September 20, 2019


Global Commentary

Major indices across Asia were mostly higher Thursday following the U.S. central bank rate cut overnight, and the Bank of Japan holding firm on their monetary policy as expected. The Nikkei in Japan finished the session 0.38% higher after the BoJ monetary policy decision, which had been widely anticipated by investors. On mainland China, the Shanghai Composite rose 0.46%, but over in Hong Kong the Hang Seng gave up an early lead to trade down by 1.07% by the close. Australia’s S&P/ASX 200 tacked on 0.54%, and in South Korea the Kospi was 0.46% higher at the close.

European markets closed broadly higher, with banks pacing the gains, as investors had their first opportunity to respond to the Fed rate cut from the previous day. The Bank of England also weighed in with their monetary policy decision, keeping rates unchanged as Brexit uncertainty is lingering. The pan-European Stoxx Europe 600 closed the session 0.61% higher, with Germany’s DAX gaining 0.55% and the CAC 40 in France added 0.68%. London’s FTSE finished 0.58% higher as well, with the bank subindex leading as it tacked on 1.4% in response to the overnight Fed rate cut.

In the U.S. markets opened to gains in response to better than expected housing and manufacturing data, but saw gains fizzle out in the afternoon to finish mixed and flat. The Dow Industrials fell 0.19%, while the S&P 500 was basically unchanged with a gain of 0.09 points, and the Nasdaq closed 0.07% higher.



The rally in altcoins paused on Thursday, although Ethereum still gained 4%, and Bitcoin perked up as it advanced 0.7% after falling all week. The other altcoins in the top ten found themselves pulling back however, putting the rally that’s lifted most this week on hold. Number three coin Ripple has seen the best gains in the top ten this week, excepting new arrival Stellar, but on Thursday it also saw the worst losses as it dropped 4.1%. Overall there was a decidedly bearish sentiment, with 71 of the top 100 cryptocurrencies ending lower.



USD/JPY – The pair fell in response to the drop in U.S. interest rates, slipping below the 108 level intraday. There was support for the pair under that level though, and it rebounded enough to get slightly back above the 108 level by the close. That indicates we still have good support at this level, although we haven’t seen enough strength to lift the pair to the next resistance level just below the 109 handle.

USD/CAD – After closing higher for six consecutive sessions the pair slipped lower on Thursday to close back below the 1.3300 level. It wasn’t too surprising as the 1.3300 level reached in the prior session is a good resistance level. It doesn’t mean we won’t get another test of the 1.3300 level, but even if we do the pair is going to struggle to get through the band of resistance that stretches up to the 1.3380 level.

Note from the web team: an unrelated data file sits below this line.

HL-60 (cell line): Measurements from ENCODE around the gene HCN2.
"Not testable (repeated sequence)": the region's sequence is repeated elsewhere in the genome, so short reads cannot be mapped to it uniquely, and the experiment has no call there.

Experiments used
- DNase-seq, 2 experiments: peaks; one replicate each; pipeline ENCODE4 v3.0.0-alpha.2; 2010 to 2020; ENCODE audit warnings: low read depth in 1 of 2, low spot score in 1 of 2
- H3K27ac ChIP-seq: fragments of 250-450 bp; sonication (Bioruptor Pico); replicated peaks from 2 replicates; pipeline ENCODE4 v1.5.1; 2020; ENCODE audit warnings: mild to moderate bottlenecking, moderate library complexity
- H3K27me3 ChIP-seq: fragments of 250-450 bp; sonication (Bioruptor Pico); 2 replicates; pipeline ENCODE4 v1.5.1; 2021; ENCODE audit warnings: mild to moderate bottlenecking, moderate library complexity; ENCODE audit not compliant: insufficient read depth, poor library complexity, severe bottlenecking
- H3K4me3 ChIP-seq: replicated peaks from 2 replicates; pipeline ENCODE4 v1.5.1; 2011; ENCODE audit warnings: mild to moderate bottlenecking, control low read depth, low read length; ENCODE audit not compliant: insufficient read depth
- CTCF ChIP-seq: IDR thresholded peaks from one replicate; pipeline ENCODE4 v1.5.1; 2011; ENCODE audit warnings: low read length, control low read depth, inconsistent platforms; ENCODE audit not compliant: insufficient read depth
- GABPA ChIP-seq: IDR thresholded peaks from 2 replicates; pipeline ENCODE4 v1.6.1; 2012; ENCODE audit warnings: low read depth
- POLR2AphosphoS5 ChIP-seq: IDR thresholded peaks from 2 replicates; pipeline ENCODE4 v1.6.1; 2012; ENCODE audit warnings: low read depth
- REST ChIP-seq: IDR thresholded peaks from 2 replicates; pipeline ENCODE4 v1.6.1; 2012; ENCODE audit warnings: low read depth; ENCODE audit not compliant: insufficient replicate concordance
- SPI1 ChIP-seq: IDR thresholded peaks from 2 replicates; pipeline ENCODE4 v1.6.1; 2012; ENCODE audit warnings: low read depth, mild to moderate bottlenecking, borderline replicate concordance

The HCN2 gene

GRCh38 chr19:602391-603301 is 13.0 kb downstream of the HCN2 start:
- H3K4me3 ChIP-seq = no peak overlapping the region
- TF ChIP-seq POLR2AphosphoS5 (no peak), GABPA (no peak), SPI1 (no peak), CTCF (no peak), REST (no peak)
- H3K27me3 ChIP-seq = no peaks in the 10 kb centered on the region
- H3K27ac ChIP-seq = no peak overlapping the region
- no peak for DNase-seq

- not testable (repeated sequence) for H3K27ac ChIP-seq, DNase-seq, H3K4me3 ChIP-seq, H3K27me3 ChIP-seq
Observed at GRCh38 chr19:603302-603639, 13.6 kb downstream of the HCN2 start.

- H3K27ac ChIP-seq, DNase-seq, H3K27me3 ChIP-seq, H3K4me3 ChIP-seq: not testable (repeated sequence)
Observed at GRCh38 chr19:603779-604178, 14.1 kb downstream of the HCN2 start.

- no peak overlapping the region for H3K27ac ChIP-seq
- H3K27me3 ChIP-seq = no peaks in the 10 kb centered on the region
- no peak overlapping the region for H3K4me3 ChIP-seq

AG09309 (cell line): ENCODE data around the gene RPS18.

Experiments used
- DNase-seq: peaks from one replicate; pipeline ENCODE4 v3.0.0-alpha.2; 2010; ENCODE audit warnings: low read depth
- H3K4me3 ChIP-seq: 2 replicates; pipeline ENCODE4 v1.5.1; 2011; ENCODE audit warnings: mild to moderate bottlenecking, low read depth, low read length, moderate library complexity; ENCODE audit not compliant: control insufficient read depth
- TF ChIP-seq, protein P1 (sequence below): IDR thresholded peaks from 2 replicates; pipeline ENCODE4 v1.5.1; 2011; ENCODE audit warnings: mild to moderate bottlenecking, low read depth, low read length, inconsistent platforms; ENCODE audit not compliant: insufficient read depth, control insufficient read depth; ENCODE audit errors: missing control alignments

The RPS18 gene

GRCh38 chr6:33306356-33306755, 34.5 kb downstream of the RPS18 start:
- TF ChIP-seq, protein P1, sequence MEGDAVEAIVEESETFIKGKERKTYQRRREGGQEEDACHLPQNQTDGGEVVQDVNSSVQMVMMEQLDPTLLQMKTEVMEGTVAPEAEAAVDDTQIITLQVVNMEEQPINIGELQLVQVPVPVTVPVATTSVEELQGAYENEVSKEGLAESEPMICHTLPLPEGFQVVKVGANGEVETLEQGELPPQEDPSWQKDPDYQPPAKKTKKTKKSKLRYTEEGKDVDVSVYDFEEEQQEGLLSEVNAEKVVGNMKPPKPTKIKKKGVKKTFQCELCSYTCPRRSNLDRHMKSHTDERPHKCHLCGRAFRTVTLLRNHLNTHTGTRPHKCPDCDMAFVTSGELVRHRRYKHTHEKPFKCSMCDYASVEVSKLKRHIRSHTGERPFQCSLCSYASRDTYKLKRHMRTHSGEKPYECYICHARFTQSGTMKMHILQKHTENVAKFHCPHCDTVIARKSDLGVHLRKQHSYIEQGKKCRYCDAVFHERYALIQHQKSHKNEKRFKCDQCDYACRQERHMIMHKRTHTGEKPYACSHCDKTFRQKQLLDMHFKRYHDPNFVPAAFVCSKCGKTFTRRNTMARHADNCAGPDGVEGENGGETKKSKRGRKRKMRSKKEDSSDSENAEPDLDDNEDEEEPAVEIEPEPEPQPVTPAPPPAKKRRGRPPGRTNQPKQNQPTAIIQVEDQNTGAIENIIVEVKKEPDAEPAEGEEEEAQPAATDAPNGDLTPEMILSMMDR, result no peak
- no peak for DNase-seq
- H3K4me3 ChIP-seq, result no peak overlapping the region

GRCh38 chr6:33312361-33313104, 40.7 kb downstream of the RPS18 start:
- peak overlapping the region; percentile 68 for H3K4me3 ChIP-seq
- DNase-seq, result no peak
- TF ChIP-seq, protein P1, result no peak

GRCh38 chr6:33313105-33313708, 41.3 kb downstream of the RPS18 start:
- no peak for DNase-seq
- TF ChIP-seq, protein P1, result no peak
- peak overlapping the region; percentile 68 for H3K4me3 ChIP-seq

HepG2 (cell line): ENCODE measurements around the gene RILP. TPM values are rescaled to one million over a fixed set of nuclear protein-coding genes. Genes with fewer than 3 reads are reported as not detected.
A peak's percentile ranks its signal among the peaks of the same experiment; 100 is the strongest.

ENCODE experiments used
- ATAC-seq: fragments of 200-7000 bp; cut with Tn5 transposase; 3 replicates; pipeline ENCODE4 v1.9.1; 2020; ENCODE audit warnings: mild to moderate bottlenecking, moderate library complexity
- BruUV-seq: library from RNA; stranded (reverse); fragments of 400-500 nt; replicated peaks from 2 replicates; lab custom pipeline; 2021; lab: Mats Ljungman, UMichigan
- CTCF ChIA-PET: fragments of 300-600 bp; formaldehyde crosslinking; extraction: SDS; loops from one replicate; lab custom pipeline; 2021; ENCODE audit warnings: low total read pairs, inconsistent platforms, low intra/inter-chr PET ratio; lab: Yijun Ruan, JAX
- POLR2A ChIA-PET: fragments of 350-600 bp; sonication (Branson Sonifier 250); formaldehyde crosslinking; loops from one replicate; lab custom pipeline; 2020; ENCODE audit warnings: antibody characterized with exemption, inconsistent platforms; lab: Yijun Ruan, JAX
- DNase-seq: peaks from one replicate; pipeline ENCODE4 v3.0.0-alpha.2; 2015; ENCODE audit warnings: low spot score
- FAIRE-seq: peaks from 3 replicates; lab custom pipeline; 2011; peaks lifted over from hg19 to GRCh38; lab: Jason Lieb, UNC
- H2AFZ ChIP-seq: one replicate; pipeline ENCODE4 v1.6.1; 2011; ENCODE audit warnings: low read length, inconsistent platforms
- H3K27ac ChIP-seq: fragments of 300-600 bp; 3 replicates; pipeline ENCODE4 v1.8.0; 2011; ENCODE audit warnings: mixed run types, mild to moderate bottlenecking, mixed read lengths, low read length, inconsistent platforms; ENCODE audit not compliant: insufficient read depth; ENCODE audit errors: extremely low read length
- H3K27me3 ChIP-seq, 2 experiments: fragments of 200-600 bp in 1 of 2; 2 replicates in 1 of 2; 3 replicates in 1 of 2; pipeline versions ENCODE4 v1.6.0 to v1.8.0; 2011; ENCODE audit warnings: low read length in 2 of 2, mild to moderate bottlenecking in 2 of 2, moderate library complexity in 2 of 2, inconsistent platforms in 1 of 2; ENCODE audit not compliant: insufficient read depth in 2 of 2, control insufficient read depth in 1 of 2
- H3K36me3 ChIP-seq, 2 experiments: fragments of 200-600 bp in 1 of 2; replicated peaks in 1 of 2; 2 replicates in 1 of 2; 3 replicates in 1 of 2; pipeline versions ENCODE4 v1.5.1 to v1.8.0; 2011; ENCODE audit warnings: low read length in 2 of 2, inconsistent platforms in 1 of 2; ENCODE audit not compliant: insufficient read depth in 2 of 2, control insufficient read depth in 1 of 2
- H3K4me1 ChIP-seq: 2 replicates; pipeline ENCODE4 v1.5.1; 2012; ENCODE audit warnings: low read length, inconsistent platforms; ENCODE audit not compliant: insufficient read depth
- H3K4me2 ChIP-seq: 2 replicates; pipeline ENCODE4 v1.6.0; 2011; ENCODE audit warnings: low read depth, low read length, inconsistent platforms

Metals – Precious metals fell on Thursday as investors considered the rate cut from the Federal Reserve to be a “hawkish cut”, primarily because the guidance indicated there won’t be any more rate cuts in 2019, and perhaps not even in 2020. Gold for December delivery fell $9.60, or 0.6%, to settle at $1,506.20 an ounce, while December silver lost $0.035, or 0.2%, to $17.884 an ounce.

Oil – Crude rose early Thursday following reports that Saudi Arabia is contacting trade partners to fill holes in its crude production, but gave up the gains later in the day as tropical storm Imelda is expected to shut down Gulf Coast refining production, cutting into crude demand. October West Texas Intermediate oil rose just $0.02 to settle at $58.13 a barrel, but November Brent crude, the global benchmark, added $0.80, or 1.3%, to end at $64.40 a barrel.



FTSE 100 – London’s benchmark equity index gained 0.58% on Thursday, with banks front-running the gains following the U.S. central bank rate cut from the previous day. Gains accelerated in the afternoon following the widely expected Bank of England decision to keep interest rates unchanged at this time. Retailer Next led losses as shares fell nearly 6% following news that the autumn fashion lineup has seen a tepid response from consumers, likely because of unseasonably warm weather. At the other side of the spectrum British Airways parent IAG gained 3.8% after Morgan Staley initiated coverage with an overweight rating.

Nikkei – Japan’s benchmark equity index added 0.38% on Thursday, holding onto early gains after the Bank of Japan voted to keep its ultra-loose monetary policy unchanged, while also hinting at lowering interest rates further into negative territory when it meets in October. One of the best performers of the day was Sony Financial, which jumped 3.38% higher after parent company Sony responded to activist investor Daniel Loeb’s suggestion to sell Sony Financial by saying they would keep their stake in Sony Financial as it had contributed “substantially” to profits. 


Target – Shares of retailer Target rose 0.84% on Thursday following the announcement of a $0.66 a share quarterly dividend. That’s the 209th consecutive quarterly dividend paid out by Target. Dividends began in 1967 when the company first became publicly held. While the consistent and predictable dividend is one reason to buy the stock it isn’t the only reason. Investors have been piling into the stock this year, leading to a gain of 63.4% since the start of 2019, primarily because Target has been delivering the kind of growth that makes investors drool. In addition to the quarterly dividend and growth, Target also announced a $5 billion stock buyback for the coming year, adding a bit more fuel to the upward momentum for the stock.

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